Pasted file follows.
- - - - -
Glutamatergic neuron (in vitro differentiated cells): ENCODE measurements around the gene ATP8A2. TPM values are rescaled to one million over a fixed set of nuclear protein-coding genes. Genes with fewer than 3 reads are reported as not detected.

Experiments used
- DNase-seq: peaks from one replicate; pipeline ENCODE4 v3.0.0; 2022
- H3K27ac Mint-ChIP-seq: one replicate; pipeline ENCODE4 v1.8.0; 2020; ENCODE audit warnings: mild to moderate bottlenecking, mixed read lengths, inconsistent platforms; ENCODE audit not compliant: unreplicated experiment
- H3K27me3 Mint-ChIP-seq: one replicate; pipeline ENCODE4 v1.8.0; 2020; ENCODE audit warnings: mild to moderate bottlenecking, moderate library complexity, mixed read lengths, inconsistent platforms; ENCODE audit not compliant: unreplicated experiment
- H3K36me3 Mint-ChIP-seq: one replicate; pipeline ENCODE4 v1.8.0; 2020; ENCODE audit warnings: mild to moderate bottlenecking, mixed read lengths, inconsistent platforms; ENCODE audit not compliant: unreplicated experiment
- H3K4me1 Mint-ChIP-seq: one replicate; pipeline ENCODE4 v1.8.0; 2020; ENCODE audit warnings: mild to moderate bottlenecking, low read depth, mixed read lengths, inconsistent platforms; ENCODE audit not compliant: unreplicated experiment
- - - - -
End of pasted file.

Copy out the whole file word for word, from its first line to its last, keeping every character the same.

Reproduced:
Glutamatergic neuron (in vitro differentiated cells): ENCODE measurements around the gene ATP8A2. TPM values are rescaled to one million over a fixed set of nuclear protein-coding genes. Genes with fewer than 3 reads are reported as not detected.

Experiments used
- DNase-seq: peaks from one replicate; pipeline ENCODE4 v3.0.0; 2022
- H3K27ac Mint-ChIP-seq: one replicate; pipeline ENCODE4 v1.8.0; 2020; ENCODE audit warnings: mild to moderate bottlenecking, mixed read lengths, inconsistent platforms; ENCODE audit not compliant: unreplicated experiment
- H3K27me3 Mint-ChIP-seq: one replicate; pipeline ENCODE4 v1.8.0; 2020; ENCODE audit warnings: mild to moderate bottlenecking, moderate library complexity, mixed read lengths, inconsistent platforms; ENCODE audit not compliant: unreplicated experiment
- H3K36me3 Mint-ChIP-seq: one replicate; pipeline ENCODE4 v1.8.0; 2020; ENCODE audit warnings: mild to moderate bottlenecking, mixed read lengths, inconsistent platforms; ENCODE audit not compliant: unreplicated experiment
- H3K4me1 Mint-ChIP-seq: one replicate; pipeline ENCODE4 v1.8.0; 2020; ENCODE audit warnings: mild to moderate bottlenecking, low read depth, mixed read lengths, inconsistent platforms; ENCODE audit not compliant: unreplicated experiment